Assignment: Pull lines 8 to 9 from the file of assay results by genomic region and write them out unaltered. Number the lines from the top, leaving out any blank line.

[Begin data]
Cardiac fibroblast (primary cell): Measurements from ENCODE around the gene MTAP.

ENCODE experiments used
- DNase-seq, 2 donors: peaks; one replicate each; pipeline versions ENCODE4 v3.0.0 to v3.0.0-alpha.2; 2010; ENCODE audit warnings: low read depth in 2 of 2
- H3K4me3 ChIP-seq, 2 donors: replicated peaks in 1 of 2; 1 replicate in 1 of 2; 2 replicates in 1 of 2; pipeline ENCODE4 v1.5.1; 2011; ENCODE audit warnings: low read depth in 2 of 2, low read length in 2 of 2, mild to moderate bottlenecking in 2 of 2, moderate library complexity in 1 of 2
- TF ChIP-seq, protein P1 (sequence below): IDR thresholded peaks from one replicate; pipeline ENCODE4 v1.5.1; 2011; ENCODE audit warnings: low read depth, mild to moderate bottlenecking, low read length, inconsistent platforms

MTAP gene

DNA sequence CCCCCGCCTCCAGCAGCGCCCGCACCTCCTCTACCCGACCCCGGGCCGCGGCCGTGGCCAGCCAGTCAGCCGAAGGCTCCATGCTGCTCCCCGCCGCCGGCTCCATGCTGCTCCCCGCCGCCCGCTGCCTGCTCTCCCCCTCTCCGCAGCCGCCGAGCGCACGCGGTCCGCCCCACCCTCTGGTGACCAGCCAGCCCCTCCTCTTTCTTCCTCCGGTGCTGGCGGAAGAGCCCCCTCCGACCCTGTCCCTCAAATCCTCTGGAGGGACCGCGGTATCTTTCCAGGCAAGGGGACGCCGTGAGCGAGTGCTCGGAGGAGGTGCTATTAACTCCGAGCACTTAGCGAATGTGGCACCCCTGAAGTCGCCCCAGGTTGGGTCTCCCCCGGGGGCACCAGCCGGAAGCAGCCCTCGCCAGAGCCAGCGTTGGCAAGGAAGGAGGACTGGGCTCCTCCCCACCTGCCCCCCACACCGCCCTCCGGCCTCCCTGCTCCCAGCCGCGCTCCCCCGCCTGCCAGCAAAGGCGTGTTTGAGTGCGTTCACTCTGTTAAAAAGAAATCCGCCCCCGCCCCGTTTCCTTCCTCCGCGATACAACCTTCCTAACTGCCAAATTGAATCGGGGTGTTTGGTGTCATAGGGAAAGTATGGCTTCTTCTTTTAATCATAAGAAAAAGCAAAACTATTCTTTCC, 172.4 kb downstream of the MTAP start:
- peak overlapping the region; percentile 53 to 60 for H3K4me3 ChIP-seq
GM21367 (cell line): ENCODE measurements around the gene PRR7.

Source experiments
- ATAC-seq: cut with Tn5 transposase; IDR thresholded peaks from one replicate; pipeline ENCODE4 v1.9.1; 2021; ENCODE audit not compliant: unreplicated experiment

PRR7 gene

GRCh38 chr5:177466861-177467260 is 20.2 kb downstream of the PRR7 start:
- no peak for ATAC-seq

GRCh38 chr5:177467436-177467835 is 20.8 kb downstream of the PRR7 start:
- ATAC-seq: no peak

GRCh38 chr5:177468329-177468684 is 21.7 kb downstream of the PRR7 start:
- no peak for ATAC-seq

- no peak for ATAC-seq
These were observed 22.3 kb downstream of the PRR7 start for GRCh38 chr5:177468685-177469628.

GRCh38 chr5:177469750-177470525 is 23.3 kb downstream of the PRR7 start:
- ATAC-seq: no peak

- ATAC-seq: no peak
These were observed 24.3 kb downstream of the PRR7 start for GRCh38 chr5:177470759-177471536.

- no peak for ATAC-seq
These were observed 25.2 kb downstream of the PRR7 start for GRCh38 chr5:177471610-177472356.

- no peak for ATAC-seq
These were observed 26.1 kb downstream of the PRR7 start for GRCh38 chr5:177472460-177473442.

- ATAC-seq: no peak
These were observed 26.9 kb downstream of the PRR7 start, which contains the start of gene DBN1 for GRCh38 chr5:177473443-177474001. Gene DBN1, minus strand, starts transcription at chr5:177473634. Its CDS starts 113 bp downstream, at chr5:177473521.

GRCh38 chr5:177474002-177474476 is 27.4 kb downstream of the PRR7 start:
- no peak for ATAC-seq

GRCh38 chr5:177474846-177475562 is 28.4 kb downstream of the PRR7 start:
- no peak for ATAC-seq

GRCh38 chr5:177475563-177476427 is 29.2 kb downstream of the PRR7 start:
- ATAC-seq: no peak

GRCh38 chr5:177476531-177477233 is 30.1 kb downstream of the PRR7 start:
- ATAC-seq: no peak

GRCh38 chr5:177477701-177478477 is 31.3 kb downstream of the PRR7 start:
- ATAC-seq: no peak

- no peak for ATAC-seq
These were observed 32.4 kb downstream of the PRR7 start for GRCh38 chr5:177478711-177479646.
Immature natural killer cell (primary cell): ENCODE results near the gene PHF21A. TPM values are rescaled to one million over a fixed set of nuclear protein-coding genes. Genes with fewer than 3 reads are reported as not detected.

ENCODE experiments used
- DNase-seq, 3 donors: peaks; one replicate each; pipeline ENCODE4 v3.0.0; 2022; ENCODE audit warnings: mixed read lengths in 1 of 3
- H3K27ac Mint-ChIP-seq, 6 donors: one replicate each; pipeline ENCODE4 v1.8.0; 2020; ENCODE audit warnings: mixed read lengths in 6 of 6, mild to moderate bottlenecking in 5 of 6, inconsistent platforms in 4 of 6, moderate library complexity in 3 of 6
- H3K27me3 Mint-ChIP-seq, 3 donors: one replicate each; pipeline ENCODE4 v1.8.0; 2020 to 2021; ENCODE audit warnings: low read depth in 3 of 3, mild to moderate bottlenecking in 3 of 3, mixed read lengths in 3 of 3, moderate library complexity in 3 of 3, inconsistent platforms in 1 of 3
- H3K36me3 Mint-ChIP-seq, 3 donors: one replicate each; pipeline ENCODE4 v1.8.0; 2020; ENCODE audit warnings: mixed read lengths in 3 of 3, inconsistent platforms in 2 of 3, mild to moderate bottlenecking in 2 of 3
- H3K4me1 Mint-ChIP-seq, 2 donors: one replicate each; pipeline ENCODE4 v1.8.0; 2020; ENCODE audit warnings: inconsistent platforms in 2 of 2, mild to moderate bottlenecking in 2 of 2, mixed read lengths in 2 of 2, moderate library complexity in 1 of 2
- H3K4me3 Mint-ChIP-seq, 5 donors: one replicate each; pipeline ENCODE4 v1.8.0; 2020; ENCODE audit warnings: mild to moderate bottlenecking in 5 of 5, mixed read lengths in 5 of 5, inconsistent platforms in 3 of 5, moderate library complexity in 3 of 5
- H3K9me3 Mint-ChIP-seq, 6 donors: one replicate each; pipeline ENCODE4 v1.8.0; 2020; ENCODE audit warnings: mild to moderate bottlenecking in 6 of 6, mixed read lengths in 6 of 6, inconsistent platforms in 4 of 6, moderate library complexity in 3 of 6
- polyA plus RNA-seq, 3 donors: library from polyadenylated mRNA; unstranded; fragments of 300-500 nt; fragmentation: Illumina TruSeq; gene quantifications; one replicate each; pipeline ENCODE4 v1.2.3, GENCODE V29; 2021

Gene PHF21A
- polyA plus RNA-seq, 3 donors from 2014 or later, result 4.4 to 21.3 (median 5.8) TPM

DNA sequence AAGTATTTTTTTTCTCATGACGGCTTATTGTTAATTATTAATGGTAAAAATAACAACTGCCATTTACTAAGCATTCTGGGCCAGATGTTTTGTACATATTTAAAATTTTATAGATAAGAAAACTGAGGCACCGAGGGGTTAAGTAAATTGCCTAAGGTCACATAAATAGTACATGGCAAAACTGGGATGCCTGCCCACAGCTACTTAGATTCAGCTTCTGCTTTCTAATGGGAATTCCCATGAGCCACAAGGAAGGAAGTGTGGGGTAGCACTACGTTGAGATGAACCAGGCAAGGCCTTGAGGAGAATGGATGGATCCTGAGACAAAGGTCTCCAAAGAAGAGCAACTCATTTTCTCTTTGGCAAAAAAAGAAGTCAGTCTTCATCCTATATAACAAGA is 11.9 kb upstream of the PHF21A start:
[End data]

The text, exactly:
- peak overlapping the region; percentile 53 to 60 for H3K4me3 ChIP-seq
GM21367 (cell line): ENCODE measurements around the gene PRR7.